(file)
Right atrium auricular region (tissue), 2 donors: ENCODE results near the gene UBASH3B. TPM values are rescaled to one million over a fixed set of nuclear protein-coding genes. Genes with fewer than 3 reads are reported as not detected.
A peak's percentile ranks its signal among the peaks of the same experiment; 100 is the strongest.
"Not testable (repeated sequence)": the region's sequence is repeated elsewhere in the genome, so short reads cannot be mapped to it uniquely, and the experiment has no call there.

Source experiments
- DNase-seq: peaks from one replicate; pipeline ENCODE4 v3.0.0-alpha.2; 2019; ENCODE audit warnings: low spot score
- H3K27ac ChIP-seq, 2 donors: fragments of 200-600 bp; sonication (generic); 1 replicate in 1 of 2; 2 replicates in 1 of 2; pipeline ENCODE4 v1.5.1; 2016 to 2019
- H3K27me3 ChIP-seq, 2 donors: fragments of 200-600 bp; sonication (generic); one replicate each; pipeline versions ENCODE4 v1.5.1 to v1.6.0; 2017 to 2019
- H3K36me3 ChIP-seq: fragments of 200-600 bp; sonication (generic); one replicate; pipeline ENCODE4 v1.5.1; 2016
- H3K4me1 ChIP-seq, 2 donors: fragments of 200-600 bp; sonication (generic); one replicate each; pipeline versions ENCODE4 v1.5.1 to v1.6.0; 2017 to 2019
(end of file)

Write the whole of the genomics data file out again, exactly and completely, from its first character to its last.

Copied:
Right atrium auricular region (tissue), 2 donors: ENCODE results near the gene UBASH3B. TPM values are rescaled to one million over a fixed set of nuclear protein-coding genes. Genes with fewer than 3 reads are reported as not detected.
A peak's percentile ranks its signal among the peaks of the same experiment; 100 is the strongest.
"Not testable (repeated sequence)": the region's sequence is repeated elsewhere in the genome, so short reads cannot be mapped to it uniquely, and the experiment has no call there.

Source experiments
- DNase-seq: peaks from one replicate; pipeline ENCODE4 v3.0.0-alpha.2; 2019; ENCODE audit warnings: low spot score
- H3K27ac ChIP-seq, 2 donors: fragments of 200-600 bp; sonication (generic); 1 replicate in 1 of 2; 2 replicates in 1 of 2; pipeline ENCODE4 v1.5.1; 2016 to 2019
- H3K27me3 ChIP-seq, 2 donors: fragments of 200-600 bp; sonication (generic); one replicate each; pipeline versions ENCODE4 v1.5.1 to v1.6.0; 2017 to 2019
- H3K36me3 ChIP-seq: fragments of 200-600 bp; sonication (generic); one replicate; pipeline ENCODE4 v1.5.1; 2016
- H3K4me1 ChIP-seq, 2 donors: fragments of 200-600 bp; sonication (generic); one replicate each; pipeline versions ENCODE4 v1.5.1 to v1.6.0; 2017 to 2019